Friday , December 4 2020

Should Investors "Buy, Sell, or Hold" These Future Ideas? – Y Motley Fool



If you've ever listened to our Motley Fool Money radio show, you're likely to be familiar with a game "buy, sell, or hold" foolish.

In BSH, we invite our guests with concepts rather than real stocks, as a means of asking whether they are bullish or bearish for their future. "Buying" shows that the guest is a fan of the idea or believes that it could be a great opportunity. "Sale" indicates the opposite, and "holding" does not mean any strong conviction of either.

Image of a psychic looking into a crystal ball

Image Source: Getty Images.

I had the opportunity to chat with the founder of Trend Hunter and CEO Jeremy Gutsche. Jeremy is one of the world's foremost thinkers, advising large clients such as Coca-cola, The Samsung, a Disney on how to develop their innovation strategies based on market trends development.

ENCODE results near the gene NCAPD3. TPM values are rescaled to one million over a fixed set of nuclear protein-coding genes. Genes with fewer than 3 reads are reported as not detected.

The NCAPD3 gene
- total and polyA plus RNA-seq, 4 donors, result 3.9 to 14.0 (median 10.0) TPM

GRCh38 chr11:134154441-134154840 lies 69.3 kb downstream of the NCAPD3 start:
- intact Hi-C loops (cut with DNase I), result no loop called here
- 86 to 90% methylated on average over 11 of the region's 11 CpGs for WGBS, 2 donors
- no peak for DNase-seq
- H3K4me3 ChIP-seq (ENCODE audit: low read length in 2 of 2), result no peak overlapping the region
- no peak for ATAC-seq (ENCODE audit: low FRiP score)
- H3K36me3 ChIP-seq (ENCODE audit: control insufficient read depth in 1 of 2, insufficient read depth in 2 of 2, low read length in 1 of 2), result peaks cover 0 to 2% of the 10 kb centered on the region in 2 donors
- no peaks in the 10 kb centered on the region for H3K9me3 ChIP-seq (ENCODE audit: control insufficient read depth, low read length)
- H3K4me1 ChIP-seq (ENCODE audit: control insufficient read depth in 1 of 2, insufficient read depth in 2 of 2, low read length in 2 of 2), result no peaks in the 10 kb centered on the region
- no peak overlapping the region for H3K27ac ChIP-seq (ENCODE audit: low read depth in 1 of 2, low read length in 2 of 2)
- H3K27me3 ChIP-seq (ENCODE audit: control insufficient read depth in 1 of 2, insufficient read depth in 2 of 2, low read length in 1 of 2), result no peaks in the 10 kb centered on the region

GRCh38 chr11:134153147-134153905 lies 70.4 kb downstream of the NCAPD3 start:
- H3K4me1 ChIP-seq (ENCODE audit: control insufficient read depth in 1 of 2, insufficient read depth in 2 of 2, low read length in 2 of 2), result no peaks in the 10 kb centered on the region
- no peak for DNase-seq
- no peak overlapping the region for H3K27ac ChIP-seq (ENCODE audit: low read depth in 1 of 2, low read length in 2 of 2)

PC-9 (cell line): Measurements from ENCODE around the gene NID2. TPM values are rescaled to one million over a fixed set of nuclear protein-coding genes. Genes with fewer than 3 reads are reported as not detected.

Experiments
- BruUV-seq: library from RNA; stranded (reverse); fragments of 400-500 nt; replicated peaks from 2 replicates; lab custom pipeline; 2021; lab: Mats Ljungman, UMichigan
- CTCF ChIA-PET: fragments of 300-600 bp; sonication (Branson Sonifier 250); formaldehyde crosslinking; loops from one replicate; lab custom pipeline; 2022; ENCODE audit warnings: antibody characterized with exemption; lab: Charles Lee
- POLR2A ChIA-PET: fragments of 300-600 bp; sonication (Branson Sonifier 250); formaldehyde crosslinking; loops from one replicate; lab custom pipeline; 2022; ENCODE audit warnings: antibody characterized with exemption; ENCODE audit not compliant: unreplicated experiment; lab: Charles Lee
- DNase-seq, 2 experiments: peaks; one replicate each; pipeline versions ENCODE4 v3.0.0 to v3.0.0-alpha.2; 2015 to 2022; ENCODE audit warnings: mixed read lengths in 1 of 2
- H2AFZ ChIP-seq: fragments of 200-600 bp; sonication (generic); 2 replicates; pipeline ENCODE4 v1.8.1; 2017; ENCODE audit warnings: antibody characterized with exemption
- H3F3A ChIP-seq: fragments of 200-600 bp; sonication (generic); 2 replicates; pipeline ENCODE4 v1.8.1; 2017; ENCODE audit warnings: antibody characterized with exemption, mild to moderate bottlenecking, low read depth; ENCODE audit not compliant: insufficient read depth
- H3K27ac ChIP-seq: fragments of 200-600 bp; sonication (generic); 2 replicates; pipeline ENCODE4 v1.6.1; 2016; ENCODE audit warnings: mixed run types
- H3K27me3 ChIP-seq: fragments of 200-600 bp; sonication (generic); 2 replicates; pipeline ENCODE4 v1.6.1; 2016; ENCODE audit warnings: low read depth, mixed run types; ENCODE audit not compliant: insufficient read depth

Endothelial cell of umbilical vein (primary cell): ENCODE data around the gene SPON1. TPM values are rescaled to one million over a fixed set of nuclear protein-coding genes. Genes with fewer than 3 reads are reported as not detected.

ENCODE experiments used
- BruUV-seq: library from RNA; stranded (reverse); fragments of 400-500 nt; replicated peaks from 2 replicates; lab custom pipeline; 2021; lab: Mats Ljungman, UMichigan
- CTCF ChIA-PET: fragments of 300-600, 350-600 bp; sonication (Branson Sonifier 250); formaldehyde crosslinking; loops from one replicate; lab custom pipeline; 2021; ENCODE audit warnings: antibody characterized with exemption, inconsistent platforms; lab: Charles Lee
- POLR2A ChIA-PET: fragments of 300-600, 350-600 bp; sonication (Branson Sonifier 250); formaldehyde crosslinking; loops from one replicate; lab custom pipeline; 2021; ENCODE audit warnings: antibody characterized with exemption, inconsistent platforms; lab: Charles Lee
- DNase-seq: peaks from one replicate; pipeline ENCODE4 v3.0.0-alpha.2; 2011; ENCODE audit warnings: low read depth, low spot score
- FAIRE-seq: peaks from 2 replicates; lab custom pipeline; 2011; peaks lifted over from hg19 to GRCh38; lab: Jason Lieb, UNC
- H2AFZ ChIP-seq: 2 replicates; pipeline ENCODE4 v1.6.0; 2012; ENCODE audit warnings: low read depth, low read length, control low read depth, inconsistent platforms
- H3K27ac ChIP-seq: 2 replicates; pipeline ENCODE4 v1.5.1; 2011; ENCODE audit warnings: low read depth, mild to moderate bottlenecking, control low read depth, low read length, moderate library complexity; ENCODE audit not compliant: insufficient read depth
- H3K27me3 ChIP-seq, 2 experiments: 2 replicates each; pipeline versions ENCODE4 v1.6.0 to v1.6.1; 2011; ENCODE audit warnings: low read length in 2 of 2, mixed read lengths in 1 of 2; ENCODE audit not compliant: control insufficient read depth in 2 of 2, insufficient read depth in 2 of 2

Jeremy played a mining round of "buying, selling, or holding" as a way to frame our discussion around the futuristic topics of genes, space travel, Elon Musk, and improve human brain. Investors who want a future insight may have heard Jeremy's highly informed viewpoint.

The sound of our conversation is provided below, with a transcript also included.

Transcript

Lead Adviser Motley Fool Explorer Simon Erickson: Perfect. Now Jeremy, before I let you go out of this spot, we have to play a game that we love in the Motley Fool, "buying, selling, or holding"? These are not for individual stocks, but these are concepts. If you are helpful enough on the concept, that's a purchase. If you're very bearish, it's worth. If you need more information or if you're unsure, that does not hold. Each of these will predict it happens within the next five years. So here we are January 31, 2019. A strong purchase "would definitely happen by January 2024," and sales contrary to the reverse would not be possible to happen in the next five years. Are you ready, Jeremy?